Thursday, July 12, 2007

Paul Rainer

Graham Kennedy, a Manchester-based artist who tells me he has been drawing the Bible for the past five years, dropped a line to the Bear Alley blog to say that he was looking for information on Paul Rainer. Well, I've drawn a blank. I know he was an active illustrator in the 1960s and did quite a bit of artwork for Look and Learn and Bible Story but as far as personal information goes I've found nothing.

He illustrated a couple of series in Look and Learn including 'People and Plants' in 1966, the excellent 'Who Said...?' in 1967 and various others in 1968-69. Before that, he was one of the regular illustrators for Bible Story, illustrating 'The Story of the Life of Jesus' (1964). You can find quite a few examples of his artwork on the Look and Learn Picture Gallery.

If anyone knows anything about Rainer or knows where else his artwork appeared, drop me a line.

(* Artwork © Look and Learn Magazine Ltd.)


  1. If it's any help he was already an accomplished illustrator in 1954 when his artwork for historical serials like Jane Lane's "The King in Exile" was appearing in the Amalgamated Press's 'Everybody's Weekly'.

    - Phil Rushton

  2. Hi Phil,

    Yeah, Everybody's Weekly would be just the place for someone like Rainer. I get the feeling that he could have also knocked out some fine illustrations for the A.P.'s women's magazines and turned to the juveniles after they slimmed down their output in the early 1960s. Just a guess.

  3. Thanks Phil!
    Steve, do you know how long 'The Bible Story' continued for after it was combined with 'Look & Learn' in September '64?

    I asked this question on 'The Bible illustration blog', but have had no replies!

  4. Graham,

    Bible Story merged almost invisibly into Look and Learn with issue 141 (26 September 1964). It didn't even get a mention in issue 140, which advertised the following week's free gift (The Wonders of the World Quiz Wheel) and the arrival of a few new features (how to make your own electric motor, the adventures of Marco Polo, the story of the Wild West).

    Perhaps there would have been more of a cross-over had Look and Learn not dropped its page count (from 28 to 24) the week Bible Story arrived. The only Bible Story-style material was 'Stories from the Life of Jesus' (although the Rev. James M. Roe's 'Books of the Bible' had been appearing in Look and Learn for some time already). So Bible Story didn't merge in the usual sense; it simply folded and tried to pass on its remaining readership.

  5. Actually a number of features which seemed to have originally been commissioned for Bible Story were eventually to turn up in the pages of Look & Learn - albeit in a truncated form. As Steve says Rainer's "Life of Jesus" did indeed get half a page in L&L 141, but there was also a second Bible Story item in that issue: 'The Story of the Old Testament' which started halfway into Robert Forrest's marvelously impressionistic adaptation of the story of Joseph - something that must have caused a certain amount of confusion amongst regular readers who'd never been told about the merger.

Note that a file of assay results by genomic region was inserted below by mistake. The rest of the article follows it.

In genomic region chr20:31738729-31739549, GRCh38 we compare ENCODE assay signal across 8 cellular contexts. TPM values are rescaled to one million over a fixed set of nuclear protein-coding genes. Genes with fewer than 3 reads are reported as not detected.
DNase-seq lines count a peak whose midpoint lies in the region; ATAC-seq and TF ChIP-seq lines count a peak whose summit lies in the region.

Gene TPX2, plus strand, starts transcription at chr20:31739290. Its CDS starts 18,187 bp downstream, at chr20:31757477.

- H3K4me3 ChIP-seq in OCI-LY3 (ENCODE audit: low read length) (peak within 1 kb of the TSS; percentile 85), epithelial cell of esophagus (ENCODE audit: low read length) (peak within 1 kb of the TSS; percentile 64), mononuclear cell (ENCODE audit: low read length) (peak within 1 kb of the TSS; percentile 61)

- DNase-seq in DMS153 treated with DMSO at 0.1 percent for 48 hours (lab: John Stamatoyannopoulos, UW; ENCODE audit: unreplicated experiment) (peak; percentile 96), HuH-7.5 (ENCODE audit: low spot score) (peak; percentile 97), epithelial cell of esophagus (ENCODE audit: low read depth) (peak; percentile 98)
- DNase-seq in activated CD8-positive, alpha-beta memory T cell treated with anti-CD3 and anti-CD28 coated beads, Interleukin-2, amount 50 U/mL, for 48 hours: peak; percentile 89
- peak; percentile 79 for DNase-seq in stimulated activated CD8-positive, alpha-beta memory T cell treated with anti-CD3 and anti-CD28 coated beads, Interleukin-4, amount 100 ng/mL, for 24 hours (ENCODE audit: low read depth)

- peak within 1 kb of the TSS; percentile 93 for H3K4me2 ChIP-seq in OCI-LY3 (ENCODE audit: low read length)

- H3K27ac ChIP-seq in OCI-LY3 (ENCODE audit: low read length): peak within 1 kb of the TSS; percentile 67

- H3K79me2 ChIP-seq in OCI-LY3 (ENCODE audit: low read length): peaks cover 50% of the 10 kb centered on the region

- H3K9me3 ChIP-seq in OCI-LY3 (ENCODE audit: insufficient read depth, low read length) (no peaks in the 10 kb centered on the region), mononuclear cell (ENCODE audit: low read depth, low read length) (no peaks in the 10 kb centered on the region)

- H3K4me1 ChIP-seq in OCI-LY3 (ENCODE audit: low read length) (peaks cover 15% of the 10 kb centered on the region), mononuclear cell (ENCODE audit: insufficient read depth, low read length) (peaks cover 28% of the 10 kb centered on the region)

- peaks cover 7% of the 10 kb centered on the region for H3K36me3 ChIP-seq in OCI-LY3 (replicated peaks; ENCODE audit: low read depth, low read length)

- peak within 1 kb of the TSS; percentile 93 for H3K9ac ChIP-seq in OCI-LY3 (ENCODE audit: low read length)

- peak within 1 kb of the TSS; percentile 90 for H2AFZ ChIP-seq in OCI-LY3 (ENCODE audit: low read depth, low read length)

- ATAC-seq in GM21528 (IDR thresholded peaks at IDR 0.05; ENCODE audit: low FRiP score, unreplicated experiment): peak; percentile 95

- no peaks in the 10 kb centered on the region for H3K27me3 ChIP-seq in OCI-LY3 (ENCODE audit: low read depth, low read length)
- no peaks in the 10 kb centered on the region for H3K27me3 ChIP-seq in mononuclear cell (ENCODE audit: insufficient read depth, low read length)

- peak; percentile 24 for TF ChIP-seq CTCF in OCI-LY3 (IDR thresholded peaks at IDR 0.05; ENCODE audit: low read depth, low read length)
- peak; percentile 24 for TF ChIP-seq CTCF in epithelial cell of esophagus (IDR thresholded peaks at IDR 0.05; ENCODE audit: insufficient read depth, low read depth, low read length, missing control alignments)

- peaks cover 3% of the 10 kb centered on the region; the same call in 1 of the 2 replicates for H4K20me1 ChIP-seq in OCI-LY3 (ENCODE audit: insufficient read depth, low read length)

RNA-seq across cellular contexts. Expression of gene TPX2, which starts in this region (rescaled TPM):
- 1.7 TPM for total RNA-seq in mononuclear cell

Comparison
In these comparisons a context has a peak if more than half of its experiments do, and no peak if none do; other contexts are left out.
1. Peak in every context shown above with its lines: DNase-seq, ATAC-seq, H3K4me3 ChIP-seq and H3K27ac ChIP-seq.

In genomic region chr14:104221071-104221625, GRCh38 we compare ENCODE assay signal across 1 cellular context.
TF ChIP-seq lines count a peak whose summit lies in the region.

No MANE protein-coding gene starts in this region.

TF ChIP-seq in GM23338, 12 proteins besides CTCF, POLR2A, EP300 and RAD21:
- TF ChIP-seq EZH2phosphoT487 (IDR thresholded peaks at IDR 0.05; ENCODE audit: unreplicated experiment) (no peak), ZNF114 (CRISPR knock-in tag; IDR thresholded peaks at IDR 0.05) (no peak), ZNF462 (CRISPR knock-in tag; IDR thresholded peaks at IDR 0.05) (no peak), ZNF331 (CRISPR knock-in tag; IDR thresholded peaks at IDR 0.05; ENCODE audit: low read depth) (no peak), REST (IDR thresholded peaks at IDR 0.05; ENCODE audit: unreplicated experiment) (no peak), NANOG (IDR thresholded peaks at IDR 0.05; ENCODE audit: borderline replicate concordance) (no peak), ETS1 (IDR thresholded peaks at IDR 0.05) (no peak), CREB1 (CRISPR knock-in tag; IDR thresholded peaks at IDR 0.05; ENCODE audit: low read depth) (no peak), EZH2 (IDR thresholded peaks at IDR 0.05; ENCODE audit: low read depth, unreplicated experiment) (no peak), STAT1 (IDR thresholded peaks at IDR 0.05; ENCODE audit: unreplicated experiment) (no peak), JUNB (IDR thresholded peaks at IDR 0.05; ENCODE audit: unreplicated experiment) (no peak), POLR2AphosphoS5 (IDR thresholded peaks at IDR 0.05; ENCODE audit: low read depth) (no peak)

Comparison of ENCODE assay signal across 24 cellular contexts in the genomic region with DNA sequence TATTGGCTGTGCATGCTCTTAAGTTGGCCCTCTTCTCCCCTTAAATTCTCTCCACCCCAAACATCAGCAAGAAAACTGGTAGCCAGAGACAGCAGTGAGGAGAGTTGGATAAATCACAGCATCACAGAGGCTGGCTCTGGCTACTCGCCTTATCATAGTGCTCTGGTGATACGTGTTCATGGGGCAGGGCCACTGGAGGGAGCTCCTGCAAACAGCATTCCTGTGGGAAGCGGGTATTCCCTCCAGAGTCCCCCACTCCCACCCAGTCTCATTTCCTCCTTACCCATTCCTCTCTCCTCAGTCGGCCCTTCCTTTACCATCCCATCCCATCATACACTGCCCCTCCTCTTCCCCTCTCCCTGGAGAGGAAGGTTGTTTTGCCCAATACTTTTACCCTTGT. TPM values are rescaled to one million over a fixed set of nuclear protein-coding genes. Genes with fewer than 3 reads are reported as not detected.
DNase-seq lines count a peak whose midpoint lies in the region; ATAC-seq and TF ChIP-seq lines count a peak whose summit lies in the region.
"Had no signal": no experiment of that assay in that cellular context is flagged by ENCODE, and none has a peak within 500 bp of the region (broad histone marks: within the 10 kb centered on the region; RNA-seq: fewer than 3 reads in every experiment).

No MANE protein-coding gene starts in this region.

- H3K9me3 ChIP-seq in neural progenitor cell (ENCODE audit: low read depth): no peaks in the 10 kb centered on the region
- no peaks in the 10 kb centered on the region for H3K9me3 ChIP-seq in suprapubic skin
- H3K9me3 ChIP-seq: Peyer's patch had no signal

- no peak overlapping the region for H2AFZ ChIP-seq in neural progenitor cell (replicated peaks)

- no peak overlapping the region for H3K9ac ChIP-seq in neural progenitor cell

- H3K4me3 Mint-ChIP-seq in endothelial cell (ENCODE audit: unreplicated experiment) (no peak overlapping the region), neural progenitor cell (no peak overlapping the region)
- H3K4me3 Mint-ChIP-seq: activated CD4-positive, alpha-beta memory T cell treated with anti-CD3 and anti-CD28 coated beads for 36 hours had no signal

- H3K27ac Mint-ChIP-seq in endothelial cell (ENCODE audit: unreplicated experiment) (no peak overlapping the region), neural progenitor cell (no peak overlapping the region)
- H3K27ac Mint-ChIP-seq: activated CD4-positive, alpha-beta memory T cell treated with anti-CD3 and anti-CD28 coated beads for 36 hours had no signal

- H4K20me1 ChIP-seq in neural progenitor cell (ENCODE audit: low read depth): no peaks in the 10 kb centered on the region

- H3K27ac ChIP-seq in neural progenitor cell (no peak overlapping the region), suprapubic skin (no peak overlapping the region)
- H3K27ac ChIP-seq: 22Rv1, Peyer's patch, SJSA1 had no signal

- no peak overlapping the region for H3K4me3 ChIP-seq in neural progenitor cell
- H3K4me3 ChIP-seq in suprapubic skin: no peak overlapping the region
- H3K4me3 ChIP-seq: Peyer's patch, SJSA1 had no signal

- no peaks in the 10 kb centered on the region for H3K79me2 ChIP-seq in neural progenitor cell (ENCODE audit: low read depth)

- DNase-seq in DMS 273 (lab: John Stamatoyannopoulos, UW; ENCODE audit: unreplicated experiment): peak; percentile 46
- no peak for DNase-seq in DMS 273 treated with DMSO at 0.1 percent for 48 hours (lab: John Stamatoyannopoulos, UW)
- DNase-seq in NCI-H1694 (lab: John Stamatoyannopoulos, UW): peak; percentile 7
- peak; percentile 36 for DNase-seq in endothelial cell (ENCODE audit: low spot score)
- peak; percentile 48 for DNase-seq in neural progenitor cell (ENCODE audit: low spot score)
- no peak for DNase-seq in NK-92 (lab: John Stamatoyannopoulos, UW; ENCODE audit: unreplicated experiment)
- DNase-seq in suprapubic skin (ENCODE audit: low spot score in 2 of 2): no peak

L&L 142 also included installments of both these series (though "The Life of Jesus" was here briefly renamed "Tales from the New Testament"). From 143 however the latter was dropped altogether as The Story of the Old Testament eked out its remaining course in an increasingly abbreviated format - finally concluding with the funeral of Jacob in three black and white panels crammed into just half a page of L&L 153. Thereafter Paul Rainer's 'Stories from the Life of Jesus' resumed (supposedly as a 'new series'), running from 155 to 164, and when this ended it was in turn replaced from L&L 165 by "Warriors from the Bible" - seemingly another leftover item from the Bible Story backlog.

    Incidentally Graham, while I was very impressed by your websites I've got to admit to being surprised that I couldn't find any mention there of the greatest comic-strip Bible artist of them all: Frank Hampson (particularly his classic "Road of Courage" from the back page of Eagle). I'd be interested to know if you are intending to cover him at some time in the future.

    - Phil Rushton

  6. Many thanks Steve & Phil for all that information.
    You guys certainly know your 'Look & Learn'!

    Frank Hampson was the subject of my very first "My favourite Bible Artists' series, (posted 8 October 2006). Some of the earlier posts are not easy to find.

    You're right, Frank Hampson really was the best Bible artist!
    I'm still looking for more of Jack Hayes stuff also, as I suspect that he might be a close second!

    Heres another question:
    I think that there were 17 Bible pictures in all, done by Jack Hayes for the 'New Oxford illustrated Bible', A few appear in 'The Bible Story'.
    Did any more appear in the combined 'Look & Learn' that followed?

  7. I'm pretty sure Hayes didn't contribute any illustrations to Look and Learn but I'll be more than happy to be corrected as he was certainly one of the finest Illustrators in Bible Story.

    I'd be interested to know if you have a date for the publication of the New Oxford Illustrated Bible. Hayes also did paperback covers for Corgi and Fontana in the early 1970s but, other than that, I know nothing about him.

    I'll post some of his paperback covers if I can find them.

  8. I don't as yet own a copy of 'The New Oxford Illustrated Bible' as I keep getting outbid on Ebay!
    I think that our combined comments on Jack Hayes artwork has created a new market for this version!
    (Latest Ebay price £29!) Bear in mind that this Bible is only about 5"x 4" in size!

    None of the Ebay sellers have been able to find a date in this Bible. They all make guesses most of which I suspect pre-date Jack Hayes lifetime!

    I've added 'Bear Alley' to the Bible illustration blog blogroll!



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